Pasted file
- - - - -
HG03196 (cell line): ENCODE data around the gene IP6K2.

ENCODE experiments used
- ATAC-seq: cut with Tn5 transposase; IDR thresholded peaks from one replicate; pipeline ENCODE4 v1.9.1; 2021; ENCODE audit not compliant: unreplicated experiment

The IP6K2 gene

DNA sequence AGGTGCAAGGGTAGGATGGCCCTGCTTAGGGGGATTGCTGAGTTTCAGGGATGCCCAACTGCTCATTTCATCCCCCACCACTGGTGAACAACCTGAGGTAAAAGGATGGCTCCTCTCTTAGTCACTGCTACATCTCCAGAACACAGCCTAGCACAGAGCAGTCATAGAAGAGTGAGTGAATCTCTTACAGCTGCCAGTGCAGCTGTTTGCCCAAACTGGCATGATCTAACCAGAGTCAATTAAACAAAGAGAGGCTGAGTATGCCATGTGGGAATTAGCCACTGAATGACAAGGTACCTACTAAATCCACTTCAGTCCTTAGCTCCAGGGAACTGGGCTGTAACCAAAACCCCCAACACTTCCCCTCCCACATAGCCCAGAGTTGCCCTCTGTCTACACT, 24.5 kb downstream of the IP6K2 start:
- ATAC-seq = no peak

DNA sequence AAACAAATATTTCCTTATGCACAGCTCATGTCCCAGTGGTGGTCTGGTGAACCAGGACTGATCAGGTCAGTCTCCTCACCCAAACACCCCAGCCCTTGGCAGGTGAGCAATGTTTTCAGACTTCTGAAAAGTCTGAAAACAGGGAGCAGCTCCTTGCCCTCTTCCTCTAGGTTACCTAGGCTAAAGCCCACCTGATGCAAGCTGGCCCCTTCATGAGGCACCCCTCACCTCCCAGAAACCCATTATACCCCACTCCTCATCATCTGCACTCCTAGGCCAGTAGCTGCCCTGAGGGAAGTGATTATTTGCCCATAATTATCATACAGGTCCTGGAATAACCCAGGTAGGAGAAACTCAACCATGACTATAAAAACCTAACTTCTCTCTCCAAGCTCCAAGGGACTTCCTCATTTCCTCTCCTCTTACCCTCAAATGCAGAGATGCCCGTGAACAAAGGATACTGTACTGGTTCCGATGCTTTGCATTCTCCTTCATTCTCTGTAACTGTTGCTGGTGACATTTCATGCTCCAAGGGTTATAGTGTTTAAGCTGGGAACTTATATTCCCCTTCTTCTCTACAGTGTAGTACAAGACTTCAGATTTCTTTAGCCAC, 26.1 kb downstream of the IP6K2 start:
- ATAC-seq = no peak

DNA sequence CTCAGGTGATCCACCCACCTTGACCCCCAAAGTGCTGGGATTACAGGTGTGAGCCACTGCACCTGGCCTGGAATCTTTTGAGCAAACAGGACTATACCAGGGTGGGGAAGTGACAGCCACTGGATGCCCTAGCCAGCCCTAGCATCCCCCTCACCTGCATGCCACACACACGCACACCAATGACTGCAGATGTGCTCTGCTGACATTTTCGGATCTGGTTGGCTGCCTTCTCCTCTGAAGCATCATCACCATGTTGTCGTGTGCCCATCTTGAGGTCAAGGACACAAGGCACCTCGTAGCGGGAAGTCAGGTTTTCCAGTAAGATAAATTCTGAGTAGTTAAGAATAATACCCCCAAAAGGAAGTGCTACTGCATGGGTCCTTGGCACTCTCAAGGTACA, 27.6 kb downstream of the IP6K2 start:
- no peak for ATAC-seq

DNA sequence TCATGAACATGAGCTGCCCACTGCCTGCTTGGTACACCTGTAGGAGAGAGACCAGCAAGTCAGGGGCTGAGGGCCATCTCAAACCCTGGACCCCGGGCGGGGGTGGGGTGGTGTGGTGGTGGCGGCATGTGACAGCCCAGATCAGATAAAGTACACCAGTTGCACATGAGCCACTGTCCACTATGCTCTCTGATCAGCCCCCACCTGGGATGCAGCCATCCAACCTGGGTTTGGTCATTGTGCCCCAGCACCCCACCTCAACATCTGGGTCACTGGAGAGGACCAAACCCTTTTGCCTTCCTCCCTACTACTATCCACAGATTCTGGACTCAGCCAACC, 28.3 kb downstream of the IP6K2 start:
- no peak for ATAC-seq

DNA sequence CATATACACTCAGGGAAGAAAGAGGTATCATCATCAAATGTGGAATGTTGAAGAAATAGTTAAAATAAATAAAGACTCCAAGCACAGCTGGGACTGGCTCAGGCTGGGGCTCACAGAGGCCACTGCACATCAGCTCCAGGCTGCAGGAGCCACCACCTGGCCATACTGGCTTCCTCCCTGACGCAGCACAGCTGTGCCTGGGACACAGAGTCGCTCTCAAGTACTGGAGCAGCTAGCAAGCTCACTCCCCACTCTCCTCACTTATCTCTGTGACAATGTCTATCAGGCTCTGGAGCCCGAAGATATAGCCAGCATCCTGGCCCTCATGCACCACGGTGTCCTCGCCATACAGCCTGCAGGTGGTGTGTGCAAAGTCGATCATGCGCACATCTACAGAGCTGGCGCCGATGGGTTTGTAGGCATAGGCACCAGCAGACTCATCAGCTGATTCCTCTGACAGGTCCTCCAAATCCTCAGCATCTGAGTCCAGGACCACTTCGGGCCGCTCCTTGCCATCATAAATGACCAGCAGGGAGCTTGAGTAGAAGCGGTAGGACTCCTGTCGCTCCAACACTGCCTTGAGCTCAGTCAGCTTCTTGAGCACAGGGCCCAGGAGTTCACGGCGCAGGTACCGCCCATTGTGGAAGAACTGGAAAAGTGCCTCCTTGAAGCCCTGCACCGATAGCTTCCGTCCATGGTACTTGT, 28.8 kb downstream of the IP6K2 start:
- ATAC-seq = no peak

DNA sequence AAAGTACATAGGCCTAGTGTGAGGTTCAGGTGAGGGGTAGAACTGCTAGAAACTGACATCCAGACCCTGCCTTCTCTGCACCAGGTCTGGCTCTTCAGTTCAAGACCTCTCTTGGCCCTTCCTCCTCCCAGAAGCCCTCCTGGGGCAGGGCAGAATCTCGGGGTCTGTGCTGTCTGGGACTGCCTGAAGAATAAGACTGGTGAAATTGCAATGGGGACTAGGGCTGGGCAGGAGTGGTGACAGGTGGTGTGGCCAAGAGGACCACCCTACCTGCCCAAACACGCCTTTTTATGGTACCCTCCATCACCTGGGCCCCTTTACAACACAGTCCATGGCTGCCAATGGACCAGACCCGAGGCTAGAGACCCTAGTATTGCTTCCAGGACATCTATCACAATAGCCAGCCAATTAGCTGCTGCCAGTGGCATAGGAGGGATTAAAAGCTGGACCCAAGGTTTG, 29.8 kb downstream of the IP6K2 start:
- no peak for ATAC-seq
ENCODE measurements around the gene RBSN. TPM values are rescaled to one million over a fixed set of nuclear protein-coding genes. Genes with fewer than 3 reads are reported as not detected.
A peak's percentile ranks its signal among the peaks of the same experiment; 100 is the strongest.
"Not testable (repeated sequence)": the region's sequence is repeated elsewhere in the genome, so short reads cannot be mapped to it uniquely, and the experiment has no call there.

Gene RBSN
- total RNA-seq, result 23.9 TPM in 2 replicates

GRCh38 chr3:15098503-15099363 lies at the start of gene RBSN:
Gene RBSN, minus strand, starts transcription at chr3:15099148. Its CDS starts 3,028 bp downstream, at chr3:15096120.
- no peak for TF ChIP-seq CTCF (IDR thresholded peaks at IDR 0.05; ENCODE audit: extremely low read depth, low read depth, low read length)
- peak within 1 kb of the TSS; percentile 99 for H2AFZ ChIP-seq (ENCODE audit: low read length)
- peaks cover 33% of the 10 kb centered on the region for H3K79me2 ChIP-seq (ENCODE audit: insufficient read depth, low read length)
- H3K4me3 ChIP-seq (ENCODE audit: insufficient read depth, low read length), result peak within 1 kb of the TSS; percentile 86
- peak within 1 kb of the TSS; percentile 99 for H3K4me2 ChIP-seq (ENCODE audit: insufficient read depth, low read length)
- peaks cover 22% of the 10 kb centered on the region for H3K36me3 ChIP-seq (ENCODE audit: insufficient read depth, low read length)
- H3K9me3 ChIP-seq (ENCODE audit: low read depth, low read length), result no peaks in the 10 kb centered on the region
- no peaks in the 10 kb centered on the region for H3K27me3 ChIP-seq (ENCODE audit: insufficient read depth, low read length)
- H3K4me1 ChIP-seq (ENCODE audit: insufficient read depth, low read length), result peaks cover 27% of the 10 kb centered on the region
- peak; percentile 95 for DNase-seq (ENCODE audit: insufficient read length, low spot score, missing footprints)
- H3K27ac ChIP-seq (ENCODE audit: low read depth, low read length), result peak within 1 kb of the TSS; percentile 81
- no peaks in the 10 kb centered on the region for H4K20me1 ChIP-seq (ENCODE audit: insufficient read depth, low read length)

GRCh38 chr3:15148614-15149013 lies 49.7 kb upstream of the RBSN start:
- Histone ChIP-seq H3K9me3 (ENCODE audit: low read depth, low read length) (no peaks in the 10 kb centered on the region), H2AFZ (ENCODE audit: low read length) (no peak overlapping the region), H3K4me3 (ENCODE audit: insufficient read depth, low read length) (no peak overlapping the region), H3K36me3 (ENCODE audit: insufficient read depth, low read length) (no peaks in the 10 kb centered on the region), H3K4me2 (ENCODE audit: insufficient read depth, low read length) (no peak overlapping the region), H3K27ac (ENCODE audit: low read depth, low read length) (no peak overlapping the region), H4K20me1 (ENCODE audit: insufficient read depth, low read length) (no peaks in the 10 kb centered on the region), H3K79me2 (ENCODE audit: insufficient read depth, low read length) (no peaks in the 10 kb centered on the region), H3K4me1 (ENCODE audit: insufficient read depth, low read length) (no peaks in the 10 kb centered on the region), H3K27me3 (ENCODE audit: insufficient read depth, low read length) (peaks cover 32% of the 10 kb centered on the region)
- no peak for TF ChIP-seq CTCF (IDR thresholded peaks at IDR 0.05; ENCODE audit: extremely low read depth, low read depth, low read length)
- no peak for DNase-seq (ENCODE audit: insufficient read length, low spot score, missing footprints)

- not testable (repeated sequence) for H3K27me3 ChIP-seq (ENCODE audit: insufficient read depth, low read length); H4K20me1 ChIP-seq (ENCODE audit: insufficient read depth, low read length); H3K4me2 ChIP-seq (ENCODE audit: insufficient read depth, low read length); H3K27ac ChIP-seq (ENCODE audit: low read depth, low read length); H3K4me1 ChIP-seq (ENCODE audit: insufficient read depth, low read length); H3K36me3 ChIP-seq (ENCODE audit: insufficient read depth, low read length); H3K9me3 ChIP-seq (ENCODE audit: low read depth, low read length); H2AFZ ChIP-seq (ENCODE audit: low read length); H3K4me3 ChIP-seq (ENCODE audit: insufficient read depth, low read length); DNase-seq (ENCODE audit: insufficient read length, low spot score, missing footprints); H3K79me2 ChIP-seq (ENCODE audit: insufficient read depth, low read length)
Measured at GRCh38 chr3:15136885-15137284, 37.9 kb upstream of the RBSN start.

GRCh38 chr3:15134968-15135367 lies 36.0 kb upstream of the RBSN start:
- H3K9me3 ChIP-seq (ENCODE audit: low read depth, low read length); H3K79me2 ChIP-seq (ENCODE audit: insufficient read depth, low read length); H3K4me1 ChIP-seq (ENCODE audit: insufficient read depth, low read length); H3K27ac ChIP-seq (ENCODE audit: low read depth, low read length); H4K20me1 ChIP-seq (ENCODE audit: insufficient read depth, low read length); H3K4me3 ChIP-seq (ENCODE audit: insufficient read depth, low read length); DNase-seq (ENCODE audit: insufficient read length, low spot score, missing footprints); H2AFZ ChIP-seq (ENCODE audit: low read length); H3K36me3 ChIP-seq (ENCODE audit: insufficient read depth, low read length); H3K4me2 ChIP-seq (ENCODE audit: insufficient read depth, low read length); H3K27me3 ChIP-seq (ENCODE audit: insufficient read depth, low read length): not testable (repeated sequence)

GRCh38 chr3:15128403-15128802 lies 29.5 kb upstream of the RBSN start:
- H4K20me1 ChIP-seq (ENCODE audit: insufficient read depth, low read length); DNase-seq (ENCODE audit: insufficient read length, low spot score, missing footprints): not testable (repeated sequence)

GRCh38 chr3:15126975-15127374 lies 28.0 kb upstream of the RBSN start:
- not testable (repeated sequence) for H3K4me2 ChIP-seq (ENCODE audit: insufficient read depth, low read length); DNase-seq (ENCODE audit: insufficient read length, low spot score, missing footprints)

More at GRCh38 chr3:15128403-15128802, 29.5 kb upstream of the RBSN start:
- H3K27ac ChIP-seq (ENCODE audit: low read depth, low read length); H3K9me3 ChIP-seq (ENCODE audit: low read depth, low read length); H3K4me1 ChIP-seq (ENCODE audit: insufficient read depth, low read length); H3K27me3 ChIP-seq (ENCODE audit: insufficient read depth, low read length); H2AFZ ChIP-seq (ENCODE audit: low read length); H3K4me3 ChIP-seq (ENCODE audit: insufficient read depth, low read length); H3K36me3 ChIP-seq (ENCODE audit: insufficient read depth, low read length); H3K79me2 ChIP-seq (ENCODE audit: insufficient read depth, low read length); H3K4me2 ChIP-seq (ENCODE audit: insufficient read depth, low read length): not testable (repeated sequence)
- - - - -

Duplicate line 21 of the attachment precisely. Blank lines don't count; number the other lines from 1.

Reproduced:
- total RNA-seq, result 23.9 TPM in 2 replicates